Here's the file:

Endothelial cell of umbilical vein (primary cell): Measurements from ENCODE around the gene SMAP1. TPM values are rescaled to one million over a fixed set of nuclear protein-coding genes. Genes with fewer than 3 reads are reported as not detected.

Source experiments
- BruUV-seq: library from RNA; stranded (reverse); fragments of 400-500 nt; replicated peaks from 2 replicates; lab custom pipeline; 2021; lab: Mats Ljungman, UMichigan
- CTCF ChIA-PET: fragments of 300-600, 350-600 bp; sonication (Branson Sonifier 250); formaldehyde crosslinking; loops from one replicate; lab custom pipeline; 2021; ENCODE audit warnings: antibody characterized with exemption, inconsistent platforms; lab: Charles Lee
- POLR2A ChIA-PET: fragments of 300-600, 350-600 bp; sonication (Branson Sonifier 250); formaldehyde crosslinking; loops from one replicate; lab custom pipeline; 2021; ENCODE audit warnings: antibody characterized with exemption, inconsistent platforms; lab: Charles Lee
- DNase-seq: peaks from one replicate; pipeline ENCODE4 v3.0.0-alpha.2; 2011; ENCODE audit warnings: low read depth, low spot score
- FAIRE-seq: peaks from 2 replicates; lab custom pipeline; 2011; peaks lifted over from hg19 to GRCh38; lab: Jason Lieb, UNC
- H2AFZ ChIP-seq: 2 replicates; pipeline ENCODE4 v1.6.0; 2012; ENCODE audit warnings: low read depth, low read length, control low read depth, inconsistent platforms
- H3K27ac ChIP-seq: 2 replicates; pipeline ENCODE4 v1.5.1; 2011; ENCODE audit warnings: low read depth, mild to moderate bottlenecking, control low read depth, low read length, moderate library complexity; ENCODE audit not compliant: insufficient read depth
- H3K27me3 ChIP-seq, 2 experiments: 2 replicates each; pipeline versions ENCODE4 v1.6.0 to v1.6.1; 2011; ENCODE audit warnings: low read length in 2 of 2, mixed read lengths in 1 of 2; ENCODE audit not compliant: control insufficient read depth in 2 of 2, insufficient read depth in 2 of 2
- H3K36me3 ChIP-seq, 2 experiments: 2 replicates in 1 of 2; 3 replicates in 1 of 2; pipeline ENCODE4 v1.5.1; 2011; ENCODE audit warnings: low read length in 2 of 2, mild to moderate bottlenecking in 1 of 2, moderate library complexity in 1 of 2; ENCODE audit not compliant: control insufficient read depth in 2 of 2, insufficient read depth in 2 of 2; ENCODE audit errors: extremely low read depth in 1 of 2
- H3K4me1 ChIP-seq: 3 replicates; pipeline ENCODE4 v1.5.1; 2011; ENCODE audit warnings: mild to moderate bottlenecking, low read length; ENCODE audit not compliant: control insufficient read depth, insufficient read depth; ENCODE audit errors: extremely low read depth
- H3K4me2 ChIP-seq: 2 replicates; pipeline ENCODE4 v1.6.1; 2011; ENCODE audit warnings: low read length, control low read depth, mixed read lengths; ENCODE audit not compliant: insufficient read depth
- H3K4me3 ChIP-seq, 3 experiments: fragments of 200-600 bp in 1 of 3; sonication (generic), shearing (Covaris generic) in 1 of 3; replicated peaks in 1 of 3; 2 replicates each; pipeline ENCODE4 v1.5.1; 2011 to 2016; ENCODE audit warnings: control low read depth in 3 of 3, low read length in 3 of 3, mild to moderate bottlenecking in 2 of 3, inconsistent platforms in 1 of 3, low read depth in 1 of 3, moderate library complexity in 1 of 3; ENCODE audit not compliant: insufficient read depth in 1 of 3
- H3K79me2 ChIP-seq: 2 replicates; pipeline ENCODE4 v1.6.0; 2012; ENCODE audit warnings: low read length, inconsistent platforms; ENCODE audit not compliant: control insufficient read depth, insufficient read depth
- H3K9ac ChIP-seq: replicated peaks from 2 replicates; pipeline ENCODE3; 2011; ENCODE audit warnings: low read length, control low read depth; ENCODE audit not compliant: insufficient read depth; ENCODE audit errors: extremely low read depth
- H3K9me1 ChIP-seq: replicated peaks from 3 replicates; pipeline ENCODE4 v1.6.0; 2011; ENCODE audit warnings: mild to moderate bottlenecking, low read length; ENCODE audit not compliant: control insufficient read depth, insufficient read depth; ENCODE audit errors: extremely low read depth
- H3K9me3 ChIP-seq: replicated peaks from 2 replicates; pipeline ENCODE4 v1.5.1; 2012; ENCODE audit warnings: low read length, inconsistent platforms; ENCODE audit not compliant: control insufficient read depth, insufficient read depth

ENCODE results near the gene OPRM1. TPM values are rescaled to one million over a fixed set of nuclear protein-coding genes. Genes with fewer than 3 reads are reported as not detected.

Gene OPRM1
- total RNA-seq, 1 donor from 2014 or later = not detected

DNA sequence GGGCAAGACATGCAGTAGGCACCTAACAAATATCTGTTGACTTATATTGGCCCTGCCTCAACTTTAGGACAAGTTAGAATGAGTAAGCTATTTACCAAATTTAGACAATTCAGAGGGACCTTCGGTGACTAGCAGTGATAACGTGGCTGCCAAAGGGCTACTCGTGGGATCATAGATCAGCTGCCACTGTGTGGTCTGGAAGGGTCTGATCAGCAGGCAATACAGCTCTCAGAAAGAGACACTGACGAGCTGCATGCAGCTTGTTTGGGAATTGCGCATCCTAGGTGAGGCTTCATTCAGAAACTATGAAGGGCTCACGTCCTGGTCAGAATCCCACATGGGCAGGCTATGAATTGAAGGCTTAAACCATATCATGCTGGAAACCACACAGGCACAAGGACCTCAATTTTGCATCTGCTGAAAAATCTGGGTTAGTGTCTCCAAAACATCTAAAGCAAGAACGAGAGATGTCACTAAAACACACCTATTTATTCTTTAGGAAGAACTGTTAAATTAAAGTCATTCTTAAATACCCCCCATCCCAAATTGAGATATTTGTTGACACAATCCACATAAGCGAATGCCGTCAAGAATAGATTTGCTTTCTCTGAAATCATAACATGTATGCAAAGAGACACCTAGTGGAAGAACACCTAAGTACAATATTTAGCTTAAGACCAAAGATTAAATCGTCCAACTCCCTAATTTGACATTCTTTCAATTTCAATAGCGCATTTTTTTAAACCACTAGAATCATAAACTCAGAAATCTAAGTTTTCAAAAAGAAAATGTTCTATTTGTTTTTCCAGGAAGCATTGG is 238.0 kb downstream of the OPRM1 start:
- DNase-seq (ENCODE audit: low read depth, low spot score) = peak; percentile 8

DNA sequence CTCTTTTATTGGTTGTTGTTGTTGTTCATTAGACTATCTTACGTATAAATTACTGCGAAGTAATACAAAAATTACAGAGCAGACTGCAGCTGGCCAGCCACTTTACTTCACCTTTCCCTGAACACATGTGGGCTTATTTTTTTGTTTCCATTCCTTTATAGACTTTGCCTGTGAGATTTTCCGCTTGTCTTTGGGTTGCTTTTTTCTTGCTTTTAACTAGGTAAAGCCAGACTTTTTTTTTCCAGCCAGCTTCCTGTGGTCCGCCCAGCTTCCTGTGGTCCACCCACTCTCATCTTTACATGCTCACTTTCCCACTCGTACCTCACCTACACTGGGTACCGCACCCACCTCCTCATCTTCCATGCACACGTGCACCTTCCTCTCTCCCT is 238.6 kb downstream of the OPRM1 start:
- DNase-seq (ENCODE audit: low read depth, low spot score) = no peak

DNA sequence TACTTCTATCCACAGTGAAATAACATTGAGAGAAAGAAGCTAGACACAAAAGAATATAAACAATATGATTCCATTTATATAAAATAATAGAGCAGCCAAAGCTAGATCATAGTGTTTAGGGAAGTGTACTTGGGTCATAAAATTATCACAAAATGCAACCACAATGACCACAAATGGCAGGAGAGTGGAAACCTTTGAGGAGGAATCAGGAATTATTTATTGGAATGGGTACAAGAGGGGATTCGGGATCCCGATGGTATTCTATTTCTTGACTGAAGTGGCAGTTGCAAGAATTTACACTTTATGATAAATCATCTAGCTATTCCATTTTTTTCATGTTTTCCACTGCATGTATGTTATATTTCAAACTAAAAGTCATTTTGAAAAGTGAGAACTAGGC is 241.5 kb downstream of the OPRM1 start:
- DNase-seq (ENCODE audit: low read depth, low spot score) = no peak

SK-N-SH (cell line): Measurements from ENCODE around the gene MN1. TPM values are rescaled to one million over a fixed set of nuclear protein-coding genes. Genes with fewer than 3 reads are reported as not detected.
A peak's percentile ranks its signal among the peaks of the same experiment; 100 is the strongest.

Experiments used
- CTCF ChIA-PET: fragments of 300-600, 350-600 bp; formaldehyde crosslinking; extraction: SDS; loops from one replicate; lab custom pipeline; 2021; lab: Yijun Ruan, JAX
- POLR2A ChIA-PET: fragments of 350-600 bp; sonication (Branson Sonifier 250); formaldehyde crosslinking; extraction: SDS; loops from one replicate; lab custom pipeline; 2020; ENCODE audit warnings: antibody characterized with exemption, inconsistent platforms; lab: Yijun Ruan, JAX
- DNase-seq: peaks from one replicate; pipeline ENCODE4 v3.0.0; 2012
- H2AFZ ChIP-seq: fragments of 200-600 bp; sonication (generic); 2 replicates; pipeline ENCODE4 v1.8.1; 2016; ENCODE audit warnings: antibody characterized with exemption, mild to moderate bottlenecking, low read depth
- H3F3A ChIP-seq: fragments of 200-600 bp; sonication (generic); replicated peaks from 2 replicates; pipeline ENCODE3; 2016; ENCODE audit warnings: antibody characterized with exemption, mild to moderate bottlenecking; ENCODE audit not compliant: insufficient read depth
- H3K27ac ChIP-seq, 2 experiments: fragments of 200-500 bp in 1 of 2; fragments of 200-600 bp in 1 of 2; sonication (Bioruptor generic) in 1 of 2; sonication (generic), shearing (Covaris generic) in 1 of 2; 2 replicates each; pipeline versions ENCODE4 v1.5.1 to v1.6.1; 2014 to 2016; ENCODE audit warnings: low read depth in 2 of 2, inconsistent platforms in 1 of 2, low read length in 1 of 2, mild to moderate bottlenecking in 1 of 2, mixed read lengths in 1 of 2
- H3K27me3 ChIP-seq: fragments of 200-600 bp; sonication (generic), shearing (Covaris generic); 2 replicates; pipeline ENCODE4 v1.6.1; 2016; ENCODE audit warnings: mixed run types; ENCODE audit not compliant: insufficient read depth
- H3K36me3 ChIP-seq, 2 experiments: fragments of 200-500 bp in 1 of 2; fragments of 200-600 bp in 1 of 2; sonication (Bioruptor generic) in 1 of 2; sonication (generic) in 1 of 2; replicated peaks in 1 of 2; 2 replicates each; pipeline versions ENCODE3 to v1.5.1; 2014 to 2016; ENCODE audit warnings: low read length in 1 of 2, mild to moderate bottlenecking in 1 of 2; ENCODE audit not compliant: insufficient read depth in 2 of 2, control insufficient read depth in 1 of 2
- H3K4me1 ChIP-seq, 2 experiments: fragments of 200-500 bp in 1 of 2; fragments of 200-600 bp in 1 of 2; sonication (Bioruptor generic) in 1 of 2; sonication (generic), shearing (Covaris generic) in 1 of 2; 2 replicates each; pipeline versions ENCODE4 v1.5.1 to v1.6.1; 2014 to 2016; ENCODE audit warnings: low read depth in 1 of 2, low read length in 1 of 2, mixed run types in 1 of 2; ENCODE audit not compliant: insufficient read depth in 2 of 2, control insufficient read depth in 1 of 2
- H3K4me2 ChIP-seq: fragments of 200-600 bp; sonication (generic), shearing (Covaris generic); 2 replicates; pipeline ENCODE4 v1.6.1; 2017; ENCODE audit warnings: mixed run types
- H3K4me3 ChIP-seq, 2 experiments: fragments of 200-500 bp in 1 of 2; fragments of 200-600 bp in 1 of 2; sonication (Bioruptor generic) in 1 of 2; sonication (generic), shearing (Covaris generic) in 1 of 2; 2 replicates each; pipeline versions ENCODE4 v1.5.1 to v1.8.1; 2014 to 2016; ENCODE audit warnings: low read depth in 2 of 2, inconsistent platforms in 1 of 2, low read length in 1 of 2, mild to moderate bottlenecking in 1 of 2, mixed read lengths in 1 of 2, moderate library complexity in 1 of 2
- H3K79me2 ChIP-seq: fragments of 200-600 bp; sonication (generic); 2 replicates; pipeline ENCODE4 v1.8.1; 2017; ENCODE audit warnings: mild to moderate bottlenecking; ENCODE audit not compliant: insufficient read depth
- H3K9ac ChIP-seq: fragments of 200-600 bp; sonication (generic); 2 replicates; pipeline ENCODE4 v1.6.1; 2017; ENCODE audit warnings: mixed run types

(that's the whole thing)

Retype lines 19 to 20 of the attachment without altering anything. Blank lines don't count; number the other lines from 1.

ENCODE results near the gene OPRM1. TPM values are rescaled to one million over a fixed set of nuclear protein-coding genes. Genes with fewer than 3 reads are reported as not detected.

Gene OPRM1